Wars frequently took place between the Râshṭrakûṭas and the Eastern Chalukyas who were
the kings of Vêṅgi. The Râdhanpur plates of Gôvinda III. inform us that, in obedience to his
message, the lord of Vêṅgi attended upon him as a servant. The Śirûr inscription states that
worship was done to Amôghavarsha I. by the ruler of Vêṅgi. Again, Kṛishṇa II. is represented
to have overrun the territory of the king of Vêṅgi. One record also mentions that Gôvinda
IV. waged war with the lord of Vêṅgi. But from these plates it appears that hostilities had
sprung up between the two rival dynasties long before the time of Gôvinda III. For, Gôvindarâja, son of Kṛishṇa I., is herein represented, while he was prince royal, to have reduced the
king of Vêṅgi, and this event came off as early as the Śaka year 692 which is the date of our grant.
The verses descriptive of the genealogy teach us nothing new. It, however, deserves to
be noticed that our grant mentions Dantivarman as the name of the predecessor or Kṛishṇa I.,
instead of Dantidurga as we find in all the Râshṭrakûṭa records except the Sâmângaḍ plates
of this king, where both the names occur. Again, the early date of our grant settles a point
regarding which there is a little divergence of opinion. A copper-plate charter from Kardâ
dated A.D. 972 states that Dantidurga, having left no issue, was succeeded by his paternal
uncle Kṛishṇa I. The Bagumrâ grant of A.D. 867 simply says that, after the death of Dantidurga, Kṛishṇa I. came to the throne. But the Baroda charter of A.D. 812 omits the name of
Dantidurga and asserts that Kṛishṇa I. ascended the throne by ousting a relative of his who had
taken to vicious courses.
Since this last charter is a much earlier record and passes over Dantidurga, it has led some to suppose that Dantidurga was the relative whom Kṛishṇa I. ousted,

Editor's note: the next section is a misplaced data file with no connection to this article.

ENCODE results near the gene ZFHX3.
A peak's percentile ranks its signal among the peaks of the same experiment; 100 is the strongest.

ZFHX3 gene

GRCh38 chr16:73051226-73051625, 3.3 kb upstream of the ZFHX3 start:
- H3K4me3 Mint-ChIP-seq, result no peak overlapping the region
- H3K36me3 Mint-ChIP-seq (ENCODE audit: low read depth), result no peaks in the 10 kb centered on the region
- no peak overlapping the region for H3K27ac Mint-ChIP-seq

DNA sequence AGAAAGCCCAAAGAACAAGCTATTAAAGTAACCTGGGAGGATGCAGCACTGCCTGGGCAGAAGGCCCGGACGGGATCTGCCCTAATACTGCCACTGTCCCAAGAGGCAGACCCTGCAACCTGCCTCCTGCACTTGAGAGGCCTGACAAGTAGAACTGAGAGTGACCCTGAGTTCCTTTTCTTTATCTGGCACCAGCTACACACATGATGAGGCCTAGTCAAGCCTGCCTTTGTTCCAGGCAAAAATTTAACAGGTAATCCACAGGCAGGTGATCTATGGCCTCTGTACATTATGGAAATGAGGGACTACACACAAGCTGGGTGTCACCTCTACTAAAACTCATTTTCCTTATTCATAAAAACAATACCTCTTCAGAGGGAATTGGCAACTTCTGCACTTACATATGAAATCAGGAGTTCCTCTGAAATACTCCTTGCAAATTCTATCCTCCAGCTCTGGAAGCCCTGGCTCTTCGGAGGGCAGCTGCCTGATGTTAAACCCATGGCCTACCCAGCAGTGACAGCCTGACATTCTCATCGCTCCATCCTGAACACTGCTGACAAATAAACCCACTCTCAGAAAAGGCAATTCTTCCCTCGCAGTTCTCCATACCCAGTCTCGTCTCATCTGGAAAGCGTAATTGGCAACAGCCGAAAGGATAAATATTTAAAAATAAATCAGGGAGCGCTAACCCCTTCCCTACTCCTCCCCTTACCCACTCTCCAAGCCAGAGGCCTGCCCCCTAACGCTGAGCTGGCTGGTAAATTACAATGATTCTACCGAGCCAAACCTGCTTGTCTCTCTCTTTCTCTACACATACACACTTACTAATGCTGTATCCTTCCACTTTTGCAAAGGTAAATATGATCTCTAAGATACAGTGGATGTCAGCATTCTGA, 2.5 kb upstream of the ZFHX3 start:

and that the statements of the remaining two grants mentioned above must be discredited on
the ground that they bear a later date. But against this it may be urged that the verse in the
Bagumrâ plates which says that, after Dantidurga had gone to heaven, Kṛishṇa I. became king,
is also found in the Paiṭhaṇ grant of Gôvinda III. dated in A.D. 794. This surely is an
earlier record than the Baroda charter of A.D. 812 just referred to . Nay further, the same
verse also occurs in our grant, which was issued in the reign of Kṛishṇa I. himself. The
assertion, therefore, that Dantidurga was the relative whose throne Kṛishṇa I. usurped, has
no grounds to stand upon, and the omission of the name of Dantidurga in the Baroda charter
may be explained away on the ground that the object of the writer was only to trace the
genealogy of the reigning prince, with reference to whom Dantidurga was but a collateral.
As regards the rivers mentioned in the inscription, the Kṛishṇaverṇâ, it need scarcely be
said, is the river Kṛishṇâ. The Musî has preserved its name unaltered to the present day ; it is
the last important feeder of the Kṛishṇâ and joins it on the confines of the modern Kistna
district of the Madras Presidency. Alaktakâ, the name of the province (vishaya, l. 32), a
village of which was granted, corresponds to the present Âḷatâ, the name of a division in the
Kôlhâpur State. Arasiyavâḍa (l. 34), the first part of which can be recognised in Alâs, the
place where the plates were found, is perhaps now represented by that village.
 Ind. Ant. Vol. VI. p. 71.
 Ibid. Vol. XII. p. 219.
 Ibid. Vol. XX. p. 103.
 Ibid. p. 270.
 Ibid. Vol. XII. p. 267.
 Ibid. p. 187.
 Ibid. p. 162.
 See Dr. Fleet’s Dynasties of the Kanarese Districts, p. 391.
 Above, Vol. III. p. 106.
 From the original plates.
 Read ºº.
 Read º.
 In other Râshṭrakûṭa grants the reading is